UK & World News
French Court To Rule Over Topless Kate Photos
A French court is expected to announce shortly whether it will order a halt to further publication of topless photographs of the Duchess of Cambridge.
The Tribunal de Grande Instance in Nanterre, Paris, will rule on an injunction to prevent further use by Closer magazine of the photographs showing the Duchess of Cambridge sunbathing on holiday in France.
The civil case is seeking 5,000 euro (£4,034) in damages and a ban on the French magazine re-publishing the images.
Representing the royal couple, lawyer Aurelien Hamelle has also asked the court to fine Closer 10,000 euro (£8,070) a day for each day the injunction is not respected, and 100,000 (£80,720) if the photos are sold.
But lawyers representing Italian publishing group Mondadori, which owns France's Closer and is controlled by former Italian prime minister Silvio Berlusconi, told the court that the photos are not theirs to sell.
Mondadori-owned Italian gossip magazine Chi has also published a 26-page spread with the topless pictures.
The court's decision is expected to be announced by 11am UK time.
It comes after the Irish Daily Star yesterday announced it has suspended its editor, Michael O'Kane, pending an investigation into the newspaper's decision to use the pictures.
Jointly owned by Richard Desmond's Northern and Shell and INM, the Irish Daily Star's decision to run them on Saturday infuriated the media mogul.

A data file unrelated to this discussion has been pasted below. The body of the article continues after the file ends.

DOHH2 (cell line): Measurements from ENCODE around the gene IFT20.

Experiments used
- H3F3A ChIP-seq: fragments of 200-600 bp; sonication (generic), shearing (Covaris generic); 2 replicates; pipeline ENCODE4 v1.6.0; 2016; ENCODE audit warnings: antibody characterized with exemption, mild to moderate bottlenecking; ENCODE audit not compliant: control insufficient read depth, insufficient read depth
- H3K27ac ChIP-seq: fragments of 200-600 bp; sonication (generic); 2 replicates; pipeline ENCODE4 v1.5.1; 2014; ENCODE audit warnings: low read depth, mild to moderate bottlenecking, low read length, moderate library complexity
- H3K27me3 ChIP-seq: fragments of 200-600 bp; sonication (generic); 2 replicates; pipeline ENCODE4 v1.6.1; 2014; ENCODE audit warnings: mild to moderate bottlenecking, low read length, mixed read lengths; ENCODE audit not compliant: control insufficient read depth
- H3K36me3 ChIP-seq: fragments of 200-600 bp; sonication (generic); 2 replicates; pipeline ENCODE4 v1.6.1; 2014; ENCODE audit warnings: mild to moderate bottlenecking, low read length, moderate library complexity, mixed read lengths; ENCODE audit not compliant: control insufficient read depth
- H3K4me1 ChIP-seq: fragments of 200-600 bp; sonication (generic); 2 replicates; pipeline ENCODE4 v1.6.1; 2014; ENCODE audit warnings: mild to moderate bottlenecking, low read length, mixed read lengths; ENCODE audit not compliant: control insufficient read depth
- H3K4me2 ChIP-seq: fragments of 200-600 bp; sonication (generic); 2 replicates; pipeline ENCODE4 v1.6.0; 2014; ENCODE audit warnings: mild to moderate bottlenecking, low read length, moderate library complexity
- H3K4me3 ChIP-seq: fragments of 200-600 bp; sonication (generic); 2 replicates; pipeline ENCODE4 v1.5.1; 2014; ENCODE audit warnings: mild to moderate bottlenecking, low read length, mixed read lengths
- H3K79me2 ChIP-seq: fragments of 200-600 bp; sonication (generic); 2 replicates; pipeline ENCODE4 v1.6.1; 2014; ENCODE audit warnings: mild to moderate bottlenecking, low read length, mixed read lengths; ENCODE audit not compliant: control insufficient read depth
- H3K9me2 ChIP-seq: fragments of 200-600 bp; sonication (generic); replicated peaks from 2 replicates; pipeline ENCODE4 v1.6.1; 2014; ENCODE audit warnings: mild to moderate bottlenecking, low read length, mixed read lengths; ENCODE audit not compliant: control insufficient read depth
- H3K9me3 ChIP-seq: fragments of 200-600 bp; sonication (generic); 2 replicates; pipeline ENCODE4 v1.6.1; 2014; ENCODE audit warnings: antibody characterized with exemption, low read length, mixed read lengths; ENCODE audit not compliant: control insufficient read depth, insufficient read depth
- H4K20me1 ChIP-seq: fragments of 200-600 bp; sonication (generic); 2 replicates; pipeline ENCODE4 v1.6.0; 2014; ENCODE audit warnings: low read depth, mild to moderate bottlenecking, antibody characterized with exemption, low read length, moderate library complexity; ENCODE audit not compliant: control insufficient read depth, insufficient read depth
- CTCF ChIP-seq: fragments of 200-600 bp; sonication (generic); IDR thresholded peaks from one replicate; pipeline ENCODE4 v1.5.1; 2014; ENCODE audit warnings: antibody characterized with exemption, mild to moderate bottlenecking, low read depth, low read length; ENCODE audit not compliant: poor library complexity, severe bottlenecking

Mr Desmond has said he wants it shut down, with insiders at his corporation warning "he says what he means, and means what he says".
Alan Shatter, the Irish Minister for Justice, Equality and Defence, yesterday said the Republic will introduce privacy laws on the back of the scandal.
Lawyers for William and Kate have also asked France's criminal prosecutors to consider charging the photographer who took the pictures.
The scandal first erupted last week when Closer - which is run by a different company from the British version - ran the images of the royal couple enjoying private holiday moments at Chateau d'Autet, near Aix-en-Provence.
St James's Palace's robust response to their publication came after it said in a statement that the pictures were a "grotesque" invasion and a red line had been crossed.
The royal couple are currently on a Diamond Jubilee tour of the Far East and South Pacific and have now travelled to one of the smallest countries in the world, the island nation of Tuvalu.